Elon Musk, the CEO of Tesla, has a “very awful feeling” about the economy and wants to reduce approximately 10% of the company’s employment globally, according to an email reviewed by Reuters. The memo, marked “stop all recruiting globally,” was received on Thursday, two days after the billionaire instructed employees to return to work or quit. It’s the latest in a long line of warnings from corporate executives about the dangers of a recession.
According to Tesla’s annual SEC filing, the corporation and its subsidiaries employed about 100,000 workers by the end of 2021. Tesla did not respond to a request for comment right away. Tesla shares tumbled over 3% in pre-market trading in the United States on Friday, while its Frankfurt-listed stock plunged 3.6 percent after the Reuters article. Musk has sent several warnings over the last few weeks on the possibility of an economic downturn; nevertheless, his email ordering a hiring freeze as well as staff reductions was the most direct and publicized statement of its sort to come from the CEO of an automobile manufacturer.
Traditional markers of a slowdown, such as increased dealer inventory and incentives in the United States, have so far failed to materialize for Tesla automobiles and other electric vehicles. However, after COVID-19 lockdowns caused expensive plant downtime, Tesla has struggled to restore production at its Shanghai facility. “Many people share Musk’s negative sentiment,” said Carsten Brzeski, global director of macroeconomic research at Dutch bank ING.
“However, we are not discussing the global recession.” We anticipate a worldwide economic slowdown by the end of the year. The United States will cool, but China and Europe will not recover.” Musk’s pessimistic prognosis reflects previous remarks from leaders such as Jamie Dimon, CEO of JPMorgan Chase & Co, and John Waldron, President of Goldman Sachs. This week, Dimon said that a “storm is just out there down the road heading our way.”
Inflation in the United States is hanging near 40-year highs, which has led to an increase in the cost of living for Americans. Meanwhile, the Federal Reserve confronts the challenging goal of reducing demand enough to cut inflation without precipitating a recession. This is a difficult undertaking.
In the short email reviewed by Reuters, Musk, the world’s wealthiest man, did not expand on the reasons for his “very awful vibe” about the economic prospects. Several analysts have lately lowered their price forecasts for Tesla, citing slower deliveries and decreased production at the company’s Shanghai facility, which serves as a center for providing electric cars to China and for export.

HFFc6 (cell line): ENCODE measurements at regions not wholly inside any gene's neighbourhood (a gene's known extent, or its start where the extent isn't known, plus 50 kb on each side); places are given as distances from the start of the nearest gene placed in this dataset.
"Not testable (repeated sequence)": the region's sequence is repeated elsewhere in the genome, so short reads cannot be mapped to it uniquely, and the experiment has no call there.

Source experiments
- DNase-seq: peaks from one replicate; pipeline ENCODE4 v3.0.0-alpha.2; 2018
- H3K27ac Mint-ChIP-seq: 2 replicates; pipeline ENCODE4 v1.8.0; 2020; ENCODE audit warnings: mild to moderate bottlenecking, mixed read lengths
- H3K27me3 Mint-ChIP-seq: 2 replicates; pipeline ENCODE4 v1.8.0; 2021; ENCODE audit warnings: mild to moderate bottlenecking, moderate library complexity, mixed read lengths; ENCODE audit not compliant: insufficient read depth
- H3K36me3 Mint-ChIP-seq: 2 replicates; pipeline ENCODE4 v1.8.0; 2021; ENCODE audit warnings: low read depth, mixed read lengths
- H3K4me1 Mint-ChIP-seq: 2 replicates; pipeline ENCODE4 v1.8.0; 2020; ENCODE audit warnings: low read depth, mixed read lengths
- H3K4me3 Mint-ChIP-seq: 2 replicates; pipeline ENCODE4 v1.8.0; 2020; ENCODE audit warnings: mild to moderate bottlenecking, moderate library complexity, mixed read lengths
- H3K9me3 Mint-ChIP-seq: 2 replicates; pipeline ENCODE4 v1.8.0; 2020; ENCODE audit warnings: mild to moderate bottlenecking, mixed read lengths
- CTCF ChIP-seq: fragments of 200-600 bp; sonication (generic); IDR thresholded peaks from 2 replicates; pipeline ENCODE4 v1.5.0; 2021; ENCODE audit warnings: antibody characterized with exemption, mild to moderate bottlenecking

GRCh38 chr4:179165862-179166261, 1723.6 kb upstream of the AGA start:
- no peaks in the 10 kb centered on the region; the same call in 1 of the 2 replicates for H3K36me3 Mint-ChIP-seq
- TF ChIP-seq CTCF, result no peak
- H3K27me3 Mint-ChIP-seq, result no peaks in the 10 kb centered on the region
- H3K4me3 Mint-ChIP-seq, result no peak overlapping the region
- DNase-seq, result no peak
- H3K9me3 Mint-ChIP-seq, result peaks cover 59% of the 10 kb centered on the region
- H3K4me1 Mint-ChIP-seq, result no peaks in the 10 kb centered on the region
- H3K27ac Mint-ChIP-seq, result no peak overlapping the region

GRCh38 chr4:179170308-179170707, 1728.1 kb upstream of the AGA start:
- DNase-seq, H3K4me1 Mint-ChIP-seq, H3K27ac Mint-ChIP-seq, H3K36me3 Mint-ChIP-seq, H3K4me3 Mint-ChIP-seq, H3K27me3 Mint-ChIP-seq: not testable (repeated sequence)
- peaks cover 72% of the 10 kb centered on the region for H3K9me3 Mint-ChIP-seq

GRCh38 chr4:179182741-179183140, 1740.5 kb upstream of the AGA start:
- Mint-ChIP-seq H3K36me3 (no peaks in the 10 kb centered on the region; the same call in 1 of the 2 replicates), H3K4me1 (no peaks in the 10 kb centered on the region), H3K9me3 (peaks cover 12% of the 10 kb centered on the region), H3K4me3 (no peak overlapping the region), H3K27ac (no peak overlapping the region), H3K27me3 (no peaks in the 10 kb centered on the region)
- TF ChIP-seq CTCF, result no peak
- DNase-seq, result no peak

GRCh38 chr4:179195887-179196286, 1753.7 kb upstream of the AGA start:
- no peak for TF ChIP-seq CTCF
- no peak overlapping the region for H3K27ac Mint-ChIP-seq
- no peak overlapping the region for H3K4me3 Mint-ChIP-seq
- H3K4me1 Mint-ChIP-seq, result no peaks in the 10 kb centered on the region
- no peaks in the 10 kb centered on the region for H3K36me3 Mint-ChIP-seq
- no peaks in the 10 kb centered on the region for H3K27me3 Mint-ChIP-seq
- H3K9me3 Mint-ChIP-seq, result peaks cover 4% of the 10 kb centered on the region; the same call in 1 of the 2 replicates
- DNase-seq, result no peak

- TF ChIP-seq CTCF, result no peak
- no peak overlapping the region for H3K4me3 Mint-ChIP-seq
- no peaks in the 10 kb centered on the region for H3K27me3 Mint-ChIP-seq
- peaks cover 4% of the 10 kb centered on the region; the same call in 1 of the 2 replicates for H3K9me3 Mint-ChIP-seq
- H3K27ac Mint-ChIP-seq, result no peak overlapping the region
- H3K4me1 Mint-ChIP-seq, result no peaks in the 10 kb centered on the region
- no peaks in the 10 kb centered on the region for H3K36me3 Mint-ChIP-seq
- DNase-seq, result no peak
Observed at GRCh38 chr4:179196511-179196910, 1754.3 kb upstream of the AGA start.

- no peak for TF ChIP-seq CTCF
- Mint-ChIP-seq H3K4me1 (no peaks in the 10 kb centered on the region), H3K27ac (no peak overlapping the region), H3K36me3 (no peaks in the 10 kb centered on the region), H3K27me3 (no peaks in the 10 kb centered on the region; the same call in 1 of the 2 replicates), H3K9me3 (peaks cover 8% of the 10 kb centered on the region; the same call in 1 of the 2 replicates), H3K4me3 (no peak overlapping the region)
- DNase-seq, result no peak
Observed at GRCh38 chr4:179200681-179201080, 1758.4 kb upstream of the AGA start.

According to business filings and statistics on sales in China, China accounted for slightly over a third of Tesla’s worldwide deliveries in 2021. According to Wedbush Securities analyst Daniel Ives, Musk and Tesla look to be “trying to get ahead of a slower delivery ramp this year and protect profits ahead of an economic downturn,” in a tweet.
Tesla had approximately 5,000 job listings on LinkedIn before Musk’s warning, ranging from sales in Tokyo to engineers at the company’s new Berlin manufacturing to deep learning scientists in Palo Alto. On June 9, it announced an online recruiting event for Shanghai on its WeChat channel.
Musk informed employees on Tuesday that they could either return to work or quit the firm, a demand that has already been met with resistance in Germany, where the company has new manufacturing. In the email, Musk said, “Everyone at Tesla is obligated to spend a minimum of 40 hours in the office every week.” “We’ll think you’ve quit if you don’t show up.”
In recent statements, Musk has alluded to the possibility of a recession. “I believe we are definitely in a recession, and that recession will become worse,” Musk stated at a conference in Miami Beach in mid-May. “It’ll probably be some rough going for, I don’t know, a year, maybe 12 to 18 months, is normally how long it takes for a correction to happen,” he continued.
When asked whether the economy was nearing a recession by a Twitter user in late May, Musk said, “Yes, but this is really a positive thing.” For far too long, it has been showering money on idiots. Some bankruptcies are necessary.” Musk also got into a Twitter dispute on Thursday with Australia’s Scott Farquhar, who mocked the order in a series of tweets, calling it “something out of the 1950s.”
In response to a tweet by Farquhar encouraging Tesla staff to seek remote work jobs, Musk tweeted: “recessions serve an important economic cleaning role.”
In reference to the return-to-work order, Jason Stomel, founder of the IT employment firm Cadre, was quoted as saying, “I believe there’s potential that this is simply a disguised layoff.” This would imply that the company is able to get rid of individuals via attrition or without having to really have a layoff. “Elon Musk understands there’s a proportion of people who won’t come back,” he added, adding that it would be less expensive since no severance would be required.